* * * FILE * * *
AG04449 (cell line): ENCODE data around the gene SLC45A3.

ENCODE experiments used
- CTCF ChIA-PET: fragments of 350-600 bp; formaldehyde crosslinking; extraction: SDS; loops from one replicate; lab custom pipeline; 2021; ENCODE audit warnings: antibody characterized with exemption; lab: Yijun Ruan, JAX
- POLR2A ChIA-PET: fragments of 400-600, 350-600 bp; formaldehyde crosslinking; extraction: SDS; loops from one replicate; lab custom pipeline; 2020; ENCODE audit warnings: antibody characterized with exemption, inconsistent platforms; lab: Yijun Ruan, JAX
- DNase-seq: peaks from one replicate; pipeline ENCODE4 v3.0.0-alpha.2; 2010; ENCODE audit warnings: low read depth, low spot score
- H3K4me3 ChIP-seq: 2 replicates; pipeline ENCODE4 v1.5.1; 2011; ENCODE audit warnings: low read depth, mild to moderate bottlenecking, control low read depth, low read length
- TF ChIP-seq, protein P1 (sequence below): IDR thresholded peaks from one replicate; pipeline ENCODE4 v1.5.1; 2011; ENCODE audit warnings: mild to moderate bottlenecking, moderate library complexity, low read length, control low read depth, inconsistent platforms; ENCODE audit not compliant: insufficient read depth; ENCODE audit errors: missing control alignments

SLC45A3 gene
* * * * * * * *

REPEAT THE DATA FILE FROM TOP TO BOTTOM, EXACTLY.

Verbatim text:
AG04449 (cell line): ENCODE data around the gene SLC45A3.

ENCODE experiments used
- CTCF ChIA-PET: fragments of 350-600 bp; formaldehyde crosslinking; extraction: SDS; loops from one replicate; lab custom pipeline; 2021; ENCODE audit warnings: antibody characterized with exemption; lab: Yijun Ruan, JAX
- POLR2A ChIA-PET: fragments of 400-600, 350-600 bp; formaldehyde crosslinking; extraction: SDS; loops from one replicate; lab custom pipeline; 2020; ENCODE audit warnings: antibody characterized with exemption, inconsistent platforms; lab: Yijun Ruan, JAX
- DNase-seq: peaks from one replicate; pipeline ENCODE4 v3.0.0-alpha.2; 2010; ENCODE audit warnings: low read depth, low spot score
- H3K4me3 ChIP-seq: 2 replicates; pipeline ENCODE4 v1.5.1; 2011; ENCODE audit warnings: low read depth, mild to moderate bottlenecking, control low read depth, low read length
- TF ChIP-seq, protein P1 (sequence below): IDR thresholded peaks from one replicate; pipeline ENCODE4 v1.5.1; 2011; ENCODE audit warnings: mild to moderate bottlenecking, moderate library complexity, low read length, control low read depth, inconsistent platforms; ENCODE audit not compliant: insufficient read depth; ENCODE audit errors: missing control alignments

SLC45A3 gene